So, what does 2017 hold for digital and social media professionals? The below may not end up being entirely accurate but there's a good chance it will preoccupy the industry next year.Read More
RIP Vine. Loved, but ultimately not loved enough, the six second video sharing app goes the way of Betamax, Phreadz and Meerkat in the video format graveyard. There’s been a nostalgic outpouring of love (if that’s possible for an app that’s only been in the public consciousness for four years) for Vine, but services can’t grow on love alone.
It’s doubtful too many brands will be ripping up their social media strategy off the back of Vine’s sunsetting last week. But Vine's demise points to a different future for shortform - and for the influencers who built their careers on the platform.
Will Allo, Google’s new messaging app, lead the new charge of chatbots and AI? Probably not, but the official announcement has a few lines that should make any marketer sit up and take notice.
The right bot will remove that consideration element that’s so crucial to successful campaigns. Appealing to emotion will get you nowhere if the entity doing the consideration is a machine.Read More
Those Facebook friends who voted Remain are busy sharing articles showing why we shouldn’t leave the EU. Those who voted Leave are sharing similar articles but calling the Remain vote sore losers. The same is starting to occur with pro and anti Corbyn material and pro and anti Boris content. That petition or meme you shared may get a lot of validation from your immediate community, but it’s unlikely to make any impact in swaying somebody with an opposing viewpoint.Read More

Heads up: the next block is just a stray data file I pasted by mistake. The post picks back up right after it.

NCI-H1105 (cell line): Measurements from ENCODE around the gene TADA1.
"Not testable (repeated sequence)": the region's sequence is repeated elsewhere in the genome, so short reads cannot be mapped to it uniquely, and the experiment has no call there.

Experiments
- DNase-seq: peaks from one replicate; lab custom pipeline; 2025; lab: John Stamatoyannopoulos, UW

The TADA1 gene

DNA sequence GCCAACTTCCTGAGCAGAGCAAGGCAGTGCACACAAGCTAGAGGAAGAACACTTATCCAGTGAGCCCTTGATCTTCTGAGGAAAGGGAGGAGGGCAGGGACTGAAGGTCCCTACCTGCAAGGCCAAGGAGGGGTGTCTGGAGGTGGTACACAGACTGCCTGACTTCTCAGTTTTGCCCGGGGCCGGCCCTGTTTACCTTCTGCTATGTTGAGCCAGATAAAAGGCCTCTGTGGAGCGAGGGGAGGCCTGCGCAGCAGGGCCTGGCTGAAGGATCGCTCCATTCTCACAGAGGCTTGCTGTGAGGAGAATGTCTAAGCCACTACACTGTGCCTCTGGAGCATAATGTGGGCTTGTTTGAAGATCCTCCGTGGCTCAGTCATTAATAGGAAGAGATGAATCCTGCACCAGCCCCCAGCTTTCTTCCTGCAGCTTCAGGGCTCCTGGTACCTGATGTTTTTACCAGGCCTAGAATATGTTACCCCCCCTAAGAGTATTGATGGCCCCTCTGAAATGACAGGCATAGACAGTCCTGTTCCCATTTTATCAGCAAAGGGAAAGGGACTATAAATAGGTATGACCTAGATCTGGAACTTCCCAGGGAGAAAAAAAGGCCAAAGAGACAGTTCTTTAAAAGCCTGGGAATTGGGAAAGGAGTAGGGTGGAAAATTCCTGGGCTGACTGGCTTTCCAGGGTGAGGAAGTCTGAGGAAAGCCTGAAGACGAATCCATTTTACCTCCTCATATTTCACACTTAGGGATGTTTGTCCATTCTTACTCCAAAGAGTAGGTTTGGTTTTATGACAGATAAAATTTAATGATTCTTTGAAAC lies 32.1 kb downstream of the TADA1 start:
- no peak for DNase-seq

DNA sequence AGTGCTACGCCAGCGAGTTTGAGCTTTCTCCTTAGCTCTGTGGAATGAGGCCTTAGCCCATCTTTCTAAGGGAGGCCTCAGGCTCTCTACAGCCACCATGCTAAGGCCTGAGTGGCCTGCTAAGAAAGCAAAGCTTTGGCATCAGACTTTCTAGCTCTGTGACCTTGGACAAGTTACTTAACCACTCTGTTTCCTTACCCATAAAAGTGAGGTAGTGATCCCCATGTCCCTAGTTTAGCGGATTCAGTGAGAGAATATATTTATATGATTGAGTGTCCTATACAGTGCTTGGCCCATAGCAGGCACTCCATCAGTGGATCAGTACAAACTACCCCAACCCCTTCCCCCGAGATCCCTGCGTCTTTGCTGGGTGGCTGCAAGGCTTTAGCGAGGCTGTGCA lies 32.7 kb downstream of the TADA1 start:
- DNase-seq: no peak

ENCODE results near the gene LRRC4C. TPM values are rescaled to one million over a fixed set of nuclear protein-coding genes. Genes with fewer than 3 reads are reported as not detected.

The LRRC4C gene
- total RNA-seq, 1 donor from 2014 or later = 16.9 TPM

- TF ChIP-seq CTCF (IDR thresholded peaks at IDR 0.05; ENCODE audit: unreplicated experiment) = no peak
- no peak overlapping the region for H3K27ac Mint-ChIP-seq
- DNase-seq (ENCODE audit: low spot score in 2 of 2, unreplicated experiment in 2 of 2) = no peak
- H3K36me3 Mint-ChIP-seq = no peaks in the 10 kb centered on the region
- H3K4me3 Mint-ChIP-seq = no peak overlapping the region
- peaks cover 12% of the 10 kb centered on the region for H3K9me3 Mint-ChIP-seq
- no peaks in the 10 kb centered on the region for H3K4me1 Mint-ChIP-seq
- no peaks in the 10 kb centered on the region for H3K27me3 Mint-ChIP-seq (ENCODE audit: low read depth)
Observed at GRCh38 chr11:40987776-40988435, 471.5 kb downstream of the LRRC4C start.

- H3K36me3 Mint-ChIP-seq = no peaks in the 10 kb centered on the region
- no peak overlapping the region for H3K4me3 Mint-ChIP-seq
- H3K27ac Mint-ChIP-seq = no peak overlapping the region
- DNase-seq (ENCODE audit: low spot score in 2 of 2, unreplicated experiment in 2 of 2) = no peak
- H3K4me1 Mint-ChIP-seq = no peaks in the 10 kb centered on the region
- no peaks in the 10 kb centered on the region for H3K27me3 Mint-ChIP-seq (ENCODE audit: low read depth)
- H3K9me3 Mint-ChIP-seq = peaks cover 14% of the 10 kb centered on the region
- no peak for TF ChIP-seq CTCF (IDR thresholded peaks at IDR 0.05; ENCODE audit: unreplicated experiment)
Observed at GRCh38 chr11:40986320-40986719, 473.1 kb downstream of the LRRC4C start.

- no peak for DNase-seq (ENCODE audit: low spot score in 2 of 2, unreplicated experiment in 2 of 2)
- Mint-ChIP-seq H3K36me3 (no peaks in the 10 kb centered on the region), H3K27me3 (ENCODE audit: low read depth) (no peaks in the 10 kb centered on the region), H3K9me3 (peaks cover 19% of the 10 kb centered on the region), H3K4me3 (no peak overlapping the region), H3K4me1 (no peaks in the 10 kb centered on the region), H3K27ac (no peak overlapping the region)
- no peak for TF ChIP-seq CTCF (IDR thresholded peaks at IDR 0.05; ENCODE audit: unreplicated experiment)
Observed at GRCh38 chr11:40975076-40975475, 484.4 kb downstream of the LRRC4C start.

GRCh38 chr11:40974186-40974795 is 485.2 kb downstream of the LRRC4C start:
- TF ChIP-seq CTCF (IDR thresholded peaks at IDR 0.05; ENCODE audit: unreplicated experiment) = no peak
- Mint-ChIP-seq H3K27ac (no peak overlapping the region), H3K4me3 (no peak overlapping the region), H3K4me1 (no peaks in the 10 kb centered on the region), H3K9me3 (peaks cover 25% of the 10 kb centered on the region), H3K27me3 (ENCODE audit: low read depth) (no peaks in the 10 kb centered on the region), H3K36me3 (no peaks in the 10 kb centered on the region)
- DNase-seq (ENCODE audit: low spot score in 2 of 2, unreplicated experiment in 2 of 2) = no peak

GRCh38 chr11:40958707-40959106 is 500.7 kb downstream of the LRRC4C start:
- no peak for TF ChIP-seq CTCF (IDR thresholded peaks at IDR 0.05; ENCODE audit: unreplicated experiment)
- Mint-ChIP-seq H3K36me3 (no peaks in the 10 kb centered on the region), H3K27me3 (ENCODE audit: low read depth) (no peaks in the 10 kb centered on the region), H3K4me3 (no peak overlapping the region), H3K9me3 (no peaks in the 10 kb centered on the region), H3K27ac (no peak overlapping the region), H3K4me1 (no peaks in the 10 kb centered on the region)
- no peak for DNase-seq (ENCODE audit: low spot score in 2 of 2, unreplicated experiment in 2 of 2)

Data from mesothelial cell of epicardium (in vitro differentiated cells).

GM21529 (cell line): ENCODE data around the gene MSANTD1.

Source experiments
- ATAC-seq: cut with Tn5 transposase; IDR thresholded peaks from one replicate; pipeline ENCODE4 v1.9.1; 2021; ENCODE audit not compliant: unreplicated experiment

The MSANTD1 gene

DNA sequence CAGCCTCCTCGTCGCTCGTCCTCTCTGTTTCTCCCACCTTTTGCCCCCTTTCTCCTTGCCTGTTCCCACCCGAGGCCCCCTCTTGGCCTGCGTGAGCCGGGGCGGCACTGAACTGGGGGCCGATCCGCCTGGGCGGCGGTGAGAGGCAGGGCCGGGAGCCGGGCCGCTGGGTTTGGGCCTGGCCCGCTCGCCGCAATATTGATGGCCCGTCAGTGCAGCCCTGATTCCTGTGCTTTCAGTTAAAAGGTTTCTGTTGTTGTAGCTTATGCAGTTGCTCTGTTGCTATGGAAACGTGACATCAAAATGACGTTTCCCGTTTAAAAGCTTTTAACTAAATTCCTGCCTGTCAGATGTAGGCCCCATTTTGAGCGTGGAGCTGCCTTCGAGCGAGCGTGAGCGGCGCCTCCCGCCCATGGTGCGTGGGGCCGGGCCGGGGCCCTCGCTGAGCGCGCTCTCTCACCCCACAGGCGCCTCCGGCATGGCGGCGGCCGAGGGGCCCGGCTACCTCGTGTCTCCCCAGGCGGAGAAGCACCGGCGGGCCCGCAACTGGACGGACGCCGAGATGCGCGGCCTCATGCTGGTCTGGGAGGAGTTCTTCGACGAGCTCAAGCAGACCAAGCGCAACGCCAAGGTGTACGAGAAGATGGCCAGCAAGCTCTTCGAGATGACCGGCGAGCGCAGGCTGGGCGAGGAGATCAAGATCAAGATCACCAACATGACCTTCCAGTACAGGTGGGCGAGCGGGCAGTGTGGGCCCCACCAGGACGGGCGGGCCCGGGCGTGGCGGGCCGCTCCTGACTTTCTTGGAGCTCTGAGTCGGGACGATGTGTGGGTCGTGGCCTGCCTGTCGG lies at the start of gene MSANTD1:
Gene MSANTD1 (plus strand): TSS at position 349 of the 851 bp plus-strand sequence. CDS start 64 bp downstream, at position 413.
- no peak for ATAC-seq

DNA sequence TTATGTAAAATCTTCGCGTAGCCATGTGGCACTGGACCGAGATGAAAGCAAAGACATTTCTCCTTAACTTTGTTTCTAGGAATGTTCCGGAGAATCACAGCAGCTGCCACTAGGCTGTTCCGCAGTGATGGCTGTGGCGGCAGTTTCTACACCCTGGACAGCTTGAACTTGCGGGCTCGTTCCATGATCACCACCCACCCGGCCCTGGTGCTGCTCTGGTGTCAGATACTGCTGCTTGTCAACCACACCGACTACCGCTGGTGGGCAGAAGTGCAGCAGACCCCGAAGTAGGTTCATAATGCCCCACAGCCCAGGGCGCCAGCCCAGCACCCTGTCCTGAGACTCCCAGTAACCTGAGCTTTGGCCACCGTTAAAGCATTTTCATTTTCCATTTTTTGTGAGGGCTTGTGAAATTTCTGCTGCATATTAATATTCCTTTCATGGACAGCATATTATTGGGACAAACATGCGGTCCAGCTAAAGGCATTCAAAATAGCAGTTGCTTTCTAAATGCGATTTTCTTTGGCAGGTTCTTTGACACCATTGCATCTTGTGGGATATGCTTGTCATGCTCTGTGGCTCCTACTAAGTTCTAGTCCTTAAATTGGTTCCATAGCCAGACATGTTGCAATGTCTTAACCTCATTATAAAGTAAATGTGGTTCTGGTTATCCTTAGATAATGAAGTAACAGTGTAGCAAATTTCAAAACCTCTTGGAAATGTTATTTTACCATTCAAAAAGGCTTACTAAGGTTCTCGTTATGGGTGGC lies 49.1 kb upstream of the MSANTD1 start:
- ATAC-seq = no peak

If Culture Secretary John Whittingale wants to understand why people use ad blockers he could do worse than heading to the Express and Echo's website. Twice in the last week I visited the site. Mobile produced two pop ups, one almost impossible to get rid of. Accessing via desktop resulted in an extra pop up and an autoplay video with sound. Neither article was read.Read More
The first major foray from a tech company into sports streaming rights hasn't come from the round ball or the likes of Facebook, Google, Apple or Amazon. Instead it's Twitter who've made the first move, snapping up the global streaming rights to NFL's Thursday night games. Here's what the implications could be for global sports rights.Read More